David: Hollywood needs to give Will Smith grace

Loretta David, Columnist

Content warning: This story contains mentions of physical and sexual assault.

Traumatized, triggered, sickened — these are some of the words figures in Hollywood used to describe how they felt when Will Smith slapped Chris Rock at the Oscars. The slap has divided the public: some commend Smith for protecting his wife from a joke about her medical condition, while others condemn him for physically attacking someone on national television. But perhaps one of the most notable facets of this situation was the celebrity response. 

The day after the Oscars, Twitter was filled with celebrities commenting on the incident. 

Let me tell you something, it’s a very bad practice to walk up on stage and physically assault a Comedian. Now we all have to worry about who wants to be the next Will Smith in comedy clubs and theaters,” comedian Kathy Griffin wrote. 

Griffin uses Smith as a synonym for violence, implying his action will empower others to physically assault comedians in the future. While Griffin hasn’t slapped anyone at an awards show, she has been reprimanded for using her platform to promote violent imagery. 

In 2017, Griffin received significant backlash for posing with a fake decapitated head of former President Donald Trump. As a result, she was dropped by CNN, rebuked by her colleagues and forced to cancel the rest of her tour. Amid the chaos, Griffin pleaded with the public. 

I beg for your forgiveness,” Griffin wrote on Twitter. “I went too far. I made a mistake, and I was wrong.” 

Almost a year later, she retracted her apology and reposted the gory image in November 2020.

Why can’t Griffin extend the same grace she wanted to Will Smith? Why can’t Griffin use her platform to promote forgiveness? Instead, she uses her platform to stoke the flames of so-called cancel culture, despite her own experiences with it. And Griffin isn’t the only person in Hollywood with a troubled past who has taken a dig at Smith since the Oscars.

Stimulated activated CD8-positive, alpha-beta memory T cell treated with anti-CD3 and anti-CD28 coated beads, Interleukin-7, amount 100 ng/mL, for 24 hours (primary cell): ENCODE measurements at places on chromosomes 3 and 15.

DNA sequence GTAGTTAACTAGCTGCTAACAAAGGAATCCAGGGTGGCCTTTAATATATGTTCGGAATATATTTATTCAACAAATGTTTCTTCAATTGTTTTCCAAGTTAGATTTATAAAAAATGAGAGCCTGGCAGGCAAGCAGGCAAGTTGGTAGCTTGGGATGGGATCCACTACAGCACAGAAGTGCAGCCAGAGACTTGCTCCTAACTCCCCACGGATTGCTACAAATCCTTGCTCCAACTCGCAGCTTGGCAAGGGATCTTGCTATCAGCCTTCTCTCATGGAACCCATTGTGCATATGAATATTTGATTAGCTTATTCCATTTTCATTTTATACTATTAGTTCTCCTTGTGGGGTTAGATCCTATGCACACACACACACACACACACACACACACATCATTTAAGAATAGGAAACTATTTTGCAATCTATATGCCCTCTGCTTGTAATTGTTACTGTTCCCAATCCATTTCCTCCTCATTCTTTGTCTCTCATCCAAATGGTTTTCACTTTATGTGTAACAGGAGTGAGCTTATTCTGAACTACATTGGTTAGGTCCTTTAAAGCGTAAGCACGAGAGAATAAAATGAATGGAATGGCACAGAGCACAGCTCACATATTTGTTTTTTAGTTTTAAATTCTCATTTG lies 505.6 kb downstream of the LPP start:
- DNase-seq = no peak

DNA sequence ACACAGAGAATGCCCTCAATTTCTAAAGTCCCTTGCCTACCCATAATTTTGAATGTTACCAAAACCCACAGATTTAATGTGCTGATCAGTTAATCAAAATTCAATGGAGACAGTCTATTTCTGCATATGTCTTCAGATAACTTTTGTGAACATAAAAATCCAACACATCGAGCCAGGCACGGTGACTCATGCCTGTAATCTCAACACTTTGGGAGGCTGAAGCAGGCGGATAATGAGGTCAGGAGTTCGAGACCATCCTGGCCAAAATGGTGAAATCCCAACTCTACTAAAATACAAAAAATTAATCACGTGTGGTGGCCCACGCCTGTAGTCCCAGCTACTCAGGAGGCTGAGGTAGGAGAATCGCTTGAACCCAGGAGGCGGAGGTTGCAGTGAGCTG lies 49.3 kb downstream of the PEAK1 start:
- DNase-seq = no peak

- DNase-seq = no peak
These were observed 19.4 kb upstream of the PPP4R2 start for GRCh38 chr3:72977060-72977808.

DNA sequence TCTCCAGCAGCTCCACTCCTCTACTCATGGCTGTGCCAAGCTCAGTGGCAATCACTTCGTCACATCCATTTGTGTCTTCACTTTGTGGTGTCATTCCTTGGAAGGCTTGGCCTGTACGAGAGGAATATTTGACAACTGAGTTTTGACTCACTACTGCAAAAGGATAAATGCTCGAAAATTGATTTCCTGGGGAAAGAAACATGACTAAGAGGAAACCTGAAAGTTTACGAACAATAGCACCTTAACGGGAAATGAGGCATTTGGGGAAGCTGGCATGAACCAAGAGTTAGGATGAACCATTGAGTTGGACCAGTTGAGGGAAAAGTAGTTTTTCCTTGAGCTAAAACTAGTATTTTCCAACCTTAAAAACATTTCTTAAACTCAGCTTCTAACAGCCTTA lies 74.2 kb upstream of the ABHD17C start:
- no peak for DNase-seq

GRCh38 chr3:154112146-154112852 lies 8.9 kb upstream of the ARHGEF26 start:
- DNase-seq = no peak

In an interview, actor Jim Carrey said he “was sickened by the standing ovation” Smith received when he was awarded Best Actor. Carrey’s comments reek of hypocrisy, given he has also displayed questionable behavior at an awards show in the past. 

Carrey, who was 35 years old at the time, forcibly kissed 20-year-old Alicia Silverstone at the 1997 MTV Movie Awards. As Carrey forced his lips on the young starlet, the audience cheered. That’s right. They cheered as a powerful actor assaulted a young woman on national television. This did not affect his career. He is still a widely respected comedian and actor. No one has called for his awards to be revoked. And Carrey has never said he felt “sickened” by the audience cheering for him as he humiliated Silverstone. 

Celebrities who have spoken against Smith also include Howard Stern, who has used the N-word and worn blackface, and Alec Baldwin, who has repeatedly assaulted photographers. The list of celebrities with troubled pasts who spoke against Smith is long. If you look at some of the most prominent figures in the entertainment industry today, you get a clear message: Hollywood has no issue with forgiving some celebrities for blackface, sexual harassment, domestic violence, racism and more. 

Smith shouldn’t have slapped Rock. There were a number of reasonable options he should have considered. By slapping Rock, he redirected the public’s attention from the historic wins and representation for marginalized communities to an ugly moment. He let his emotions get to him, and he made a mistake. 

All of us make mistakes in private or in front of our friends and family. Smith made his in front of millions of people at one of the most prestigious events in Hollywood. But Smith cannot retract what happened. The Oscars are over. Smith has apologized and renounced violence. He has resigned from the Academy. His career should not be further tarnished over this situation.

Loretta David is a Weinberg freshman. She can be contacted at [email protected]. If you would like to respond publicly to this op-ed, send a Letter to the Editor to [email protected]. The views expressed in this piece do not necessarily reflect the views of all staff members of The Daily Northwestern.